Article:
The Three-Headed Woman
The Three-Headed Woman
The Three-Headed Woman

Excerpted from “Stage Illusions”, Secrets of Wise Men, Chemists, and Great Physicians, 1902

In the booths of the market fairs at Paris and its suburbs (for example, at the “Gingerbread” Fair, at the Fete of St. Cloud, etc.), and in the tricks of jugglers, etc., who operate in the street, cafe concerts, or circuses, we find phenomena that have a true scientific interest, ingenious applications of different sciences, or simply tricks that puzzle the spectator. Since, in general, people like to know the secret of what has surprised them, it may not prove uninteresting to devote a few articles to what may be called “side-show science.” We will first speak of the process employed to produce the “three-headed woman.”

The exterior of the little booth in which this phenomenon is exhibited is covered by a large painted canvas representing a three-headed woman in evening costume in a richly decorated drawing-room along with a few persons. For better convincing the curious a photograph taken from nature exhibits the phenomenal woman as she appears in the show; and every now and then the showman stops his drum to cry, “She is living, ladies and gentlemen, she is living!” If we allow ourselves to be persuaded to enter the booth we shall find ourselves separated from the stage by a balustrade—a sort of screen, behind which is the curtain. In a few moments the latter separates and there is distinctly seen a woman’s body, the lower part of which is hidden by a basket of flowers. This body has three heads; one in the middle and two others grafted at the base of the neck of the first. These three heads move their eyes, answer together a few questions put by the showman, stick out their tongues, sing a few snatches of a popular song, and finally salute the audience, when the curtain closes and the show is over.

On almost every occasion some ingenious person is heard to express pity for this unfortunate person, who has no legs and three heads. This is the best praise that could be bestowed on the trick—for naturally it is only a trick. Moreover the showman is ready, for money, to explain how it is done. If we allow ourselves to be tempted, and enter the side-scene, we perceive on the little stage where the phenomenal woman just appeared nothing but a large plate of glass, slightly inclined toward the audience, and its edges hidden by drapery. Behind the mirror there is a recess whose sides are covered with a dead-black fabric. In front of the mirror, on the stage, sits the basket of flowers from which issued the woman’s body. Then on an inclined board a little above the ground lie three young girls. One of these, the middle one, is clothed in a brilliant costume of silk of a light color, and it is she who, in the exhibition, makes the trunk, arms, and the middle head. Her legs are covered over with a black fabric, and she is supported by a cushion so as to permit the two other girls to place their necks closely against hers. The bodies of these two girls at the sides are completely covered with a fabric of a dead-black color. In front of these three young women are placed a dozen strong kerosene lamps provided with reflectors.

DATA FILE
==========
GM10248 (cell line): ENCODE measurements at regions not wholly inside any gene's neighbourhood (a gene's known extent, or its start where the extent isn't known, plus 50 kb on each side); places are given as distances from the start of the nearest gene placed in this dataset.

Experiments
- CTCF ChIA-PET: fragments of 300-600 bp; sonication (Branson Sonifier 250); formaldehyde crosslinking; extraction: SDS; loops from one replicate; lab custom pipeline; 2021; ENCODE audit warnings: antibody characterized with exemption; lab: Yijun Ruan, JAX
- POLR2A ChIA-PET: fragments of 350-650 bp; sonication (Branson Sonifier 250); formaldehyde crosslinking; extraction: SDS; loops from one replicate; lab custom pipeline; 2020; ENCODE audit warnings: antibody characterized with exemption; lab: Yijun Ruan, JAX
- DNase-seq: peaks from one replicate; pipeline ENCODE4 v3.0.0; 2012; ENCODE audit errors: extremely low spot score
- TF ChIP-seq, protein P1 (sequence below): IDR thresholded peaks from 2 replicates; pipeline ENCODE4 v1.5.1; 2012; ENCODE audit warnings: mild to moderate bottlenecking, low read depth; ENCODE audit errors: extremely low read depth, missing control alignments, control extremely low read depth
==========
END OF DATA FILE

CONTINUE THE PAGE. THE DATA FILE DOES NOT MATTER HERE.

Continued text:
The heads, hair, and arms of the “body” are covered with powder, so as to present completely white surfaces. Such is the secret as revealed from the side-scene, and it will now be understood how the phenomenon is produced. All the white or light-colored surfaces being strongly lighted by the lamps that reflect the light, their image is sent by the glass toward the spectators, who perceive then the body of the female, her two arms, and her three heads. All the portions covered with black are, on the contrary, absolutely invisible in the glass, and the spectators cannot see that they exist. The phenomenon is, on the whole, a curious application of the effects of reflection which were in fashion some twenty years ago under the name of “living ghosts,” and by means of which it was possible in theaters to cause the apparition, alongside of living persons, either of undecided forms or of bodies not resting on the ground.

The “Gingerbread” Fair this year showed a two-headed woman produced by a slightly different process, the body and head of the woman being seen directly, and the second head alone being seen by reflection from a glass. This phenomenon may be varied to infinity, so to speak. To cite only a few examples, there may be produced by the same process a decapitated person who talks; a decapitated person who holds his head in his hand, and a Judith and Holofernes, the head of the latter being held by the hair by the former.

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